Divorce Can Cause Change to Your Estate Plan, Assets, Retirement

Divorce Can Cause Change to Your Estate Plan, Assets, Retirement

by Richard S. Bernstein on Feb 23, 2018

Estate Planning

By: Arthur L. Bernstein, & Barry D. Siegel, Esq.

In the midst of the trauma of divorce, few couples are thinking first (or at all) about their estate planning. But it is very important that your planning is reviewed by your team of advisors, possibly including your attorney, your financial advisor, your insurance professional, and your CPA. All aspects of your financial situation will be impacted – far beyond alimony payments or the division of assets.

Life Insurance Policies

It’s easy to forget about insurance policies that you’ve owned for decades, so a policy review is important. The first consideration is whether you want your divorcing spouse to be the beneficiary of your life insurance proceeds. Perhaps the beneficiaries should be changed to your children, for example.

However, changing the beneficiary is not always an option. Divorcing spouses are considered to still have an “insurable interest” in one another. In fact, if you are paying alimony and/or child support, the court may order you to keep life insurance policies in effect to protect those payments in the event of your death. The court could even order you to purchase life insurance for that purpose if you don’t already own a policy.

Ownership of the policy may also be of concern to the judge because the policy owner controls the beneficiary designations and cash value of the policy. It’s possible that the policy may need to be transferred to an Irrevocable Life Insurance Trust or a trust established to purchase a new policy.

Retirement Plan Accounts

Normally the transfer of an IRA account to another person would be a taxable event. However, it’s not taxable if pursuant to a divorce decree. The spouse who receives the account would become the new owner of the IRA, subject to the normal tax rules going forward. As the new owner of the IRA, he or she could change or name new beneficiaries.

Your Home

There are beneficial rules regarding capital gains tax that apply to your personal residence. A married couple can exclude up to $500,000 profit in a home sale from capital gains tax if the home was owned and used as a primary residence for at least 2 of the previous 5 years. If the property is sold after the divorce, there are several rules to determine who qualifies as the owner to calculate the exclusion requirements.

If the husband in a divorce case transfers his ownership interests in the home to his wife, and she later sells it, she will only be entitled to the single person’s exclusion of $250,000 instead of the $500,000 exclusion available to married couples. It is often better (from a tax perspective) for the couple to sell the home prior to the divorce so they can use the full $500,000 exclusion, reduce taxes, and then split the proceeds.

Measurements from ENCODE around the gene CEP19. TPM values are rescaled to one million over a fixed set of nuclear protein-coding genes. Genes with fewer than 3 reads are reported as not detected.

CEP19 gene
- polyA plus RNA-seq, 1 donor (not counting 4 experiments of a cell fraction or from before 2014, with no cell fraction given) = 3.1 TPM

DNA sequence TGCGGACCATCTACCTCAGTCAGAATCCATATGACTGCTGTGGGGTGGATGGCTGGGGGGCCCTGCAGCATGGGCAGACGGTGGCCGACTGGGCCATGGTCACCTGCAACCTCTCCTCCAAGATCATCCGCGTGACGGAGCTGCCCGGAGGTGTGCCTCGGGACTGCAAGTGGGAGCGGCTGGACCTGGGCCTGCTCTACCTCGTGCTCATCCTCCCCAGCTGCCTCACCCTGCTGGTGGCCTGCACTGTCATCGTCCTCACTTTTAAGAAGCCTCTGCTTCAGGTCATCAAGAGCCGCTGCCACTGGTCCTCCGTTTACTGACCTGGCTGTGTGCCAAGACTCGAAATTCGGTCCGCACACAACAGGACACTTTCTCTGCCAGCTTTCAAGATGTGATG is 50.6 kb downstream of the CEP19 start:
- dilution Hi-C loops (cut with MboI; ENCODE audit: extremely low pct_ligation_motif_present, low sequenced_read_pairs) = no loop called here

Estate Planning Documents

Besides beneficiary designations on retirement plans and insurance policies, you’ll also need to remove the divorcing spouse as your executor, personal representative, trustee, health care agent, attorney under a power of attorney, and any other position of authority over your affairs; as well as any position as beneficiary of your estate.

While estate planning is often the last thing on someone’s mind during the difficult process of a divorce, it’s important to speak with the insurance advisors, CPA’s and Lawyers that make up your estate planning team.

Call us for a confidential consultation with one of our expert advisors who can guide you through this complex area of estate planning. 561.689.1000.

The founder of The Siegel Law Group, P.A., Barry is driven by a passion to make people’s lives better and simpler. He counsels both individuals and families on diverse issues, such as, Trust and Estate Planning and Asset Protection (using both domestic and foreign strategies), Elder Law Planning, Medicaid Planning, Veterans Benefits, Special Needs Planning, among others.

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Barry D. Siegel. Esq.

Barry is the founder of The Siegel Law Group. He is driven by a passion to make people’s lives better and simpler. He counsels both individuals and families on diverse issues, such as, Trust and Estate Planning and Asset Protection (using both domestic and foreign strategies), Elder Law Planning, Medicaid Planning, Veterans Benefits, Special Needs Planning, among others.